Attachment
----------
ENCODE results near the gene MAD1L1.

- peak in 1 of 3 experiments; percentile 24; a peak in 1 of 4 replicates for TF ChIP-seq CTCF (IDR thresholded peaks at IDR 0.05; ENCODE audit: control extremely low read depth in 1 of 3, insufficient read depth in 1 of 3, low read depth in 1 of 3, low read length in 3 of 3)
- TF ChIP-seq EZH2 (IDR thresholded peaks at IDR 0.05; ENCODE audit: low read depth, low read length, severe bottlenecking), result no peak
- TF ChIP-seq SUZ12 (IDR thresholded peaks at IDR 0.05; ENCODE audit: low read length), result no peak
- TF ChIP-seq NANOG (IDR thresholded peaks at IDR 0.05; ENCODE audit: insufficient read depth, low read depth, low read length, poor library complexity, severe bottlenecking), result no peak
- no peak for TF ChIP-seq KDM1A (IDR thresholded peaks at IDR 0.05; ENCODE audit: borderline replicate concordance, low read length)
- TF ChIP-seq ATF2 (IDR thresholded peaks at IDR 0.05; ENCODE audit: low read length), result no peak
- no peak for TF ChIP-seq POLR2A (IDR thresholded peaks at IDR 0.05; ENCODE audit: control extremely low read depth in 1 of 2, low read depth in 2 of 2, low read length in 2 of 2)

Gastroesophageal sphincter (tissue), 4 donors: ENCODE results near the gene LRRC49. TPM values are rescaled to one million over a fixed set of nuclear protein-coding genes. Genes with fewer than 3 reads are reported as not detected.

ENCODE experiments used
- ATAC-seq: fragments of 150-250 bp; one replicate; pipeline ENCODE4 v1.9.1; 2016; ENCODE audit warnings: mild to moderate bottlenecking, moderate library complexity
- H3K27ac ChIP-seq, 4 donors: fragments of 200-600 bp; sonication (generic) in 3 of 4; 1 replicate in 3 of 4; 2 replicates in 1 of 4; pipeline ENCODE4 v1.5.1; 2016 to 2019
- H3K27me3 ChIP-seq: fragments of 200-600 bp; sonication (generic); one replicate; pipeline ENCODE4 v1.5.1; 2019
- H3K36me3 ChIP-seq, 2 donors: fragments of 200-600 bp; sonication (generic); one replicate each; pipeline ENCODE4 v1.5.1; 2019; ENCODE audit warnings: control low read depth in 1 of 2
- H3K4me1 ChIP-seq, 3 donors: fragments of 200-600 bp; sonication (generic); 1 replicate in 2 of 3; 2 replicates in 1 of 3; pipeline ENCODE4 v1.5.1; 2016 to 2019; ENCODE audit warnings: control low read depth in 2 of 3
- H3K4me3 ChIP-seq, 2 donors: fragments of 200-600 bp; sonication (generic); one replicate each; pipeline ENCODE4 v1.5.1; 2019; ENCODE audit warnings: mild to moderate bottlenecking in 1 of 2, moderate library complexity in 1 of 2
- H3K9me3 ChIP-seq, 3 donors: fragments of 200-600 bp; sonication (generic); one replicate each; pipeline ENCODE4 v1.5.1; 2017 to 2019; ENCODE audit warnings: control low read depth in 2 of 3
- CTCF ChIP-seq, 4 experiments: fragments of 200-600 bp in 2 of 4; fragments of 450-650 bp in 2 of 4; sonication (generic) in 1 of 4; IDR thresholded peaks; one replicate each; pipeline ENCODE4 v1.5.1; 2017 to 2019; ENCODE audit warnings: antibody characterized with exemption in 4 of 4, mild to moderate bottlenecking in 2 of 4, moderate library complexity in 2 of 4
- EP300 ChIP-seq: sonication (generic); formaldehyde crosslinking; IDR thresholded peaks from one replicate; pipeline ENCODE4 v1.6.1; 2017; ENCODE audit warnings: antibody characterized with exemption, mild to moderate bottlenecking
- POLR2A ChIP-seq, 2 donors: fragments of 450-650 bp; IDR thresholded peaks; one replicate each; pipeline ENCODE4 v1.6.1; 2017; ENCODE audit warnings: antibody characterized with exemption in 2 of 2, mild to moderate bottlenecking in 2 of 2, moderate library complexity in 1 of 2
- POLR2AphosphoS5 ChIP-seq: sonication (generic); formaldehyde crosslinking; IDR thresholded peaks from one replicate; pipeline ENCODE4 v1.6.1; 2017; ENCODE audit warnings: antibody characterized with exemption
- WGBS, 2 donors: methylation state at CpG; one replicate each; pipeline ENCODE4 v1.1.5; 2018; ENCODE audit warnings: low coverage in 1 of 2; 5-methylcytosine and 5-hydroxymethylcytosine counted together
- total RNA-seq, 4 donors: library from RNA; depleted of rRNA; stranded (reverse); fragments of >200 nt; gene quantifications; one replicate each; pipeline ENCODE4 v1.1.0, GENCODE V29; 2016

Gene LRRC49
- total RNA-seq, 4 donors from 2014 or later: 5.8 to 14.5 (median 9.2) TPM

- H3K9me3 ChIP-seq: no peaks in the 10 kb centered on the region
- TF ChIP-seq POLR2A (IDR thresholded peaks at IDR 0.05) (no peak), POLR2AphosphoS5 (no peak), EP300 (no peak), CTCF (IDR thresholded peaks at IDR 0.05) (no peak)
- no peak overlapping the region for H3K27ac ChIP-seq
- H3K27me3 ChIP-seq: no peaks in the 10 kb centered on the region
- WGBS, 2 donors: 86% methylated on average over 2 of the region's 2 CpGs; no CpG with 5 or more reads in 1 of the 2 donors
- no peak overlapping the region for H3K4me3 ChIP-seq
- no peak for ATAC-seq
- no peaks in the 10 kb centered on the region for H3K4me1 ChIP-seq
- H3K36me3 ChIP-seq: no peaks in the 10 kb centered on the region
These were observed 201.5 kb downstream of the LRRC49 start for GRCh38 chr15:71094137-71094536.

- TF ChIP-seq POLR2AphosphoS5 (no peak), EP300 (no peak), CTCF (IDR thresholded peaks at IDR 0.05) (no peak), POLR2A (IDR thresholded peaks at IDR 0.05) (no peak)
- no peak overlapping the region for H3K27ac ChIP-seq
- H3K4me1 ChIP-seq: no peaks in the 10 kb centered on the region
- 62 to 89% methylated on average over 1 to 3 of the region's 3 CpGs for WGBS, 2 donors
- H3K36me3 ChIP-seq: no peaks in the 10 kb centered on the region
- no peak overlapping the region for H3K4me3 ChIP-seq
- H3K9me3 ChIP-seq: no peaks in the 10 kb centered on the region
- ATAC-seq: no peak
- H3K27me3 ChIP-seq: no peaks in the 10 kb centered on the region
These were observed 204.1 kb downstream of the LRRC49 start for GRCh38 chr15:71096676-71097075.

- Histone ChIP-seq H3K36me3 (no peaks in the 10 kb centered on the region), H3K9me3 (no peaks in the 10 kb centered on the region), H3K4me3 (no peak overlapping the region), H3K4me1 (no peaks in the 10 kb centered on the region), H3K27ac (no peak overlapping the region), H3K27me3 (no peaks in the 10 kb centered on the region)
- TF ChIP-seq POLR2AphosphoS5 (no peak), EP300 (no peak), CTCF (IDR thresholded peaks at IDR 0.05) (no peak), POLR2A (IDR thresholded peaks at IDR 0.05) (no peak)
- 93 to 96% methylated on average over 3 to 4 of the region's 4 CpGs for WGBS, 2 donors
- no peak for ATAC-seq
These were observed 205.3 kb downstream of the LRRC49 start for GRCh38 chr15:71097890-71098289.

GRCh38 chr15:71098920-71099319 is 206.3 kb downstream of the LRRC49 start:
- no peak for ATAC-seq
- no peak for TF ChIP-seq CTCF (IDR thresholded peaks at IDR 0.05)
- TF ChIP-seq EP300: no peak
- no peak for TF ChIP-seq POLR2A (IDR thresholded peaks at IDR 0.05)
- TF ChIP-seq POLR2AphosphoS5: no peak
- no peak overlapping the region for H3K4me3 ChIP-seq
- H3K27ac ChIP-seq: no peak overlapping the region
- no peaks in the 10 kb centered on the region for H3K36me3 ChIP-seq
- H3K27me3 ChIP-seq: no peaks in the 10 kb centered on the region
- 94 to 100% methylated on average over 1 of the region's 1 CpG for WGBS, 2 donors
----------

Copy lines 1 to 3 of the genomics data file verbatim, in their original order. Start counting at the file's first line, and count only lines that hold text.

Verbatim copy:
ENCODE results near the gene MAD1L1.

- peak in 1 of 3 experiments; percentile 24; a peak in 1 of 4 replicates for TF ChIP-seq CTCF (IDR thresholded peaks at IDR 0.05; ENCODE audit: control extremely low read depth in 1 of 3, insufficient read depth in 1 of 3, low read depth in 1 of 3, low read length in 3 of 3)
- TF ChIP-seq EZH2 (IDR thresholded peaks at IDR 0.05; ENCODE audit: low read depth, low read length, severe bottlenecking), result no peak